As Westminster does its best to tear itself apart, the Greek parliament has been playing out its own internal drama – between two very strange bedfellows. The most paradoxical coalition in the European Union has finally come to an end: the far-right Independent Hellenes – or ANEL – under the leadership of Panos Kammenos, walked out of their coalition with the radical left party Syriza, led by prime minister Alexis Tsipras. While managing to weaken the government, enough ANEL members of parliament have remained to keep the shaky coalition standing.
Tsipras was elected on what many saw as a positive yet anti-establishment platform, but his leadership has brought darker elements with it. His ex-coalition partner Kammenos is openly antisemitic (he has said that Greek Jews do not pay taxes) and an ultra-nationalist. As defence minister in the Tsipras government, he often dressed in military uniform and embarked on provocative helicopter tours over islets disputed with Turkey. But this has nothing to do with why he and several members of ANEL left: he left the coalition because he disagrees with the treaty signed by Tsipras with Zoran Zaev, the prime minister of North Macedonia.
It is a bold, historic agreement, that brings to an end 30 years of diplomatic tension over Greece’s persistence that Macedonia be called otherwise on the grounds that an adjacent geographical region in Greece has the same name.
Macedonia is a region shared between several Balkan states inherited from times preceding the nation-state era. In 1991, following Yugoslavia’s break-up, one of its six constituent republics, the People’s Republic of Macedonia, declared its independence. Greece has believed its chosen name conveyed territorial claims on the Greek region of Macedonia. Successive Greek governments blocked the new republic’s attempts to join the EU and Nato. After 27 years the two countries have finally reached an agreement. In an unprecedented move for a European modern state, Macedonia agreed to rename itself the Republic of North Macedonia.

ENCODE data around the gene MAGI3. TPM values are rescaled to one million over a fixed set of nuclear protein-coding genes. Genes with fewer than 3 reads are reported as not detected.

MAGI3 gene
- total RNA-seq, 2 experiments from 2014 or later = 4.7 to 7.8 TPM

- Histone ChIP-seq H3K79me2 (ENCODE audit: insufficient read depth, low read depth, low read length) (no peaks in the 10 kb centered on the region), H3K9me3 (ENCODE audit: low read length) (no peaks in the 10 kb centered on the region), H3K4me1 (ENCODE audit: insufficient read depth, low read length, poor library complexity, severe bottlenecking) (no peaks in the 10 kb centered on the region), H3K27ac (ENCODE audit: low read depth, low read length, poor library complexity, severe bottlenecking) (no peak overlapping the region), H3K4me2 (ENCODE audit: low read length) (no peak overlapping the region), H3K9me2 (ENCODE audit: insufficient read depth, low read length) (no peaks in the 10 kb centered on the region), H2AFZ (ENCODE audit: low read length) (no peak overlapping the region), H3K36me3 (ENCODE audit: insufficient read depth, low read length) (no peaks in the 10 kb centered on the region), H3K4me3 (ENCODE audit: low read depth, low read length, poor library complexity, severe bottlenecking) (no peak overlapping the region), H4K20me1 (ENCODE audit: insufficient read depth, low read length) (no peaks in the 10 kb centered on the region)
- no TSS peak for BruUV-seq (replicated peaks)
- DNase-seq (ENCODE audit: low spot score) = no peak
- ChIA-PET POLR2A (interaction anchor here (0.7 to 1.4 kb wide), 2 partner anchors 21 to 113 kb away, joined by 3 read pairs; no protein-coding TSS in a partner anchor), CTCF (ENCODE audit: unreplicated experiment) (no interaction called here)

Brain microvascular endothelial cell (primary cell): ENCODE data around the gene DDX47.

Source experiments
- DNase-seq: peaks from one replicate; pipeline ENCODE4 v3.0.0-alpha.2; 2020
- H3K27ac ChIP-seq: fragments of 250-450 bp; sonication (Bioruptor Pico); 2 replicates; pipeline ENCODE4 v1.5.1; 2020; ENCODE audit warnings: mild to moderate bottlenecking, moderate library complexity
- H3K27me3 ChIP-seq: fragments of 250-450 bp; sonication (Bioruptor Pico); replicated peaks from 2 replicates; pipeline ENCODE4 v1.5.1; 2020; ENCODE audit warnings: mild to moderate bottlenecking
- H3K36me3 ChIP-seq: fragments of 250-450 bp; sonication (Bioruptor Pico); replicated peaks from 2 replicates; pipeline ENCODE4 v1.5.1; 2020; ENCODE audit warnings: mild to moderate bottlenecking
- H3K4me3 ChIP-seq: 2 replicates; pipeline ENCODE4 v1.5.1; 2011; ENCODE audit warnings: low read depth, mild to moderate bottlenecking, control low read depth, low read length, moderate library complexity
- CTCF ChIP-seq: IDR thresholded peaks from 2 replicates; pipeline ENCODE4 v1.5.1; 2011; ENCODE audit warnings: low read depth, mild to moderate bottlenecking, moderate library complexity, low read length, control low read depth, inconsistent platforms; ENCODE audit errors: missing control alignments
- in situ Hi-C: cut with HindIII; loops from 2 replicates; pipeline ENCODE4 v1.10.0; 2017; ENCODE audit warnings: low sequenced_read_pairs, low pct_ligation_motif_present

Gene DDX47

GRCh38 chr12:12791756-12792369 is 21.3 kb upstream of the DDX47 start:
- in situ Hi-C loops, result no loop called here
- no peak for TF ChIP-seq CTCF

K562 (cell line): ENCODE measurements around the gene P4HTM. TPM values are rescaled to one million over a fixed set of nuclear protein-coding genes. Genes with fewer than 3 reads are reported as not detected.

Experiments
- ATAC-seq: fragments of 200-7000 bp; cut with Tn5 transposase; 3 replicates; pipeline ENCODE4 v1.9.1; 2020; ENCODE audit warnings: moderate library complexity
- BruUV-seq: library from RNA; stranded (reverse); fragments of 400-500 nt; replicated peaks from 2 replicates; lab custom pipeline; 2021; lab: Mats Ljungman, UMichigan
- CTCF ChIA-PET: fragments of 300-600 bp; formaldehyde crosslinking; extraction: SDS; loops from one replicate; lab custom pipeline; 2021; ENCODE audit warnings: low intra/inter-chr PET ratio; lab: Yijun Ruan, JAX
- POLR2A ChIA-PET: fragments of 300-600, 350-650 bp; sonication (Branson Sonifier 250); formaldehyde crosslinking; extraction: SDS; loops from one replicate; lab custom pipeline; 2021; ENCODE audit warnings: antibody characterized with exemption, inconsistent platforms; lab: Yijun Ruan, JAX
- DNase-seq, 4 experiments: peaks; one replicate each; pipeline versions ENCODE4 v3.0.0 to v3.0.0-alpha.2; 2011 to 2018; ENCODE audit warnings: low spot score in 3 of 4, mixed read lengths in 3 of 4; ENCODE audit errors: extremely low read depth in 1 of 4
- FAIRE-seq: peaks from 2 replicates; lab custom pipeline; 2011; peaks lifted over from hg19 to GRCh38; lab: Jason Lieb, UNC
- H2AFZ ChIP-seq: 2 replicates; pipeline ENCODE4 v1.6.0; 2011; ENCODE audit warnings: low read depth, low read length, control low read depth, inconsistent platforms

But the majority of Greeks are still not happy. Opinion polls suggest that 70 per cent of them oppose the deal.
A complex legacy
It is not an easy task to explain the vicissitudes of Alexis Tsipras’ tenure as prime minister. He came into office in 2015 as the rising star of the European radical left, threatening Germany to activate the ‘nuclear option’ unless the austerity measures were withdrawn. He even closed down the Greek banks – a decision encouraged by his then Finance Minister Yanis Varoufakis – and called a referendum. Foreshadowing Italy’s eventual fate, he chose to form a coalition with the anti-establishment nationalists of ANEL instead of the pro-EU centre-left parties of Pasok and Potami.
He then proceeded to accept all European demands for countering the financial crisis, and recently welcomed Angela Merkel in Athens describing her as a great ally in the fight against austerity. Tsipras claims to embody moderation and responsibility. He portrays himself as a centrist saviour who encourages free market solutions and foreign investment.
But how far from Syriza’s radical-left roots can Tsipras really move?
Greece’s economic adjustment is not the result of centre-ground policies – far from it: fiscal convergence was achieved only at the cost of imposing an enormous tax burden on the middle class. Currently, a self-employed businessman who makes 50,000 euros a year hands over 32,000 euros to the state. A worker whose pay is 18,000 euros costs double that amount to his employer, due to excessive social insurance contributions. At the same time, Tsipras has persisted with a preposterous pension system: Greece pays out more in pensions that any other European country.
The middle class is often demonised as ‘the rich’ by Syriza ministers. This leopard clearly has not been able to change its spots.
Tale of two governments
From start to finish, Syriza’s government has been a contradiction.
On the one side, there’s the historic agreement for the Macedonia issue and bold laws in favour of gay couples. On the other, behaviours that recall Hungary’s Victor Orban: tax raids on the offices of political opponents and denouncing judges for subverting the state when their decisions are not to the liking of the ruling party.
And extreme populism was not expunged from the government with the departure of ANEL. Syriza’s choice for defence minister to replace Kammenos was an active naval officer, who a few days earlier had come to the attention of Greek public opinion for saying that he would blow out of the water any islet on which Turks dared come ashore. One of the most prominent Syriza backbenchers recently said that elections may be held in October, but ‘that was also what people expected in 1967’: in 1967 a military coup ushered in seven years of dictatorship. With the best of intentions, it is impossible to describe Syriza’s political stance as ‘centrism’.
So far, Tsipras’ coalition has been able to survive with the support of moderate opposition MPs. But these may be his last big decisions as prime minister.
If polls are correct, the centre-right New Democracy and their leader Kyriakos Mitsotakis – a liberal conservative – will sweep to power in October’s elections. Mitsotakis, a liberal conservative, is taking advantage of Syriza’s harsh tax policy and telling a much more compelling story to middle ground voters. He promises less taxes, a more business-friendly environment and cuts in state spending.
The next general election will be a fight for the centre ground – and the left is set to lose it.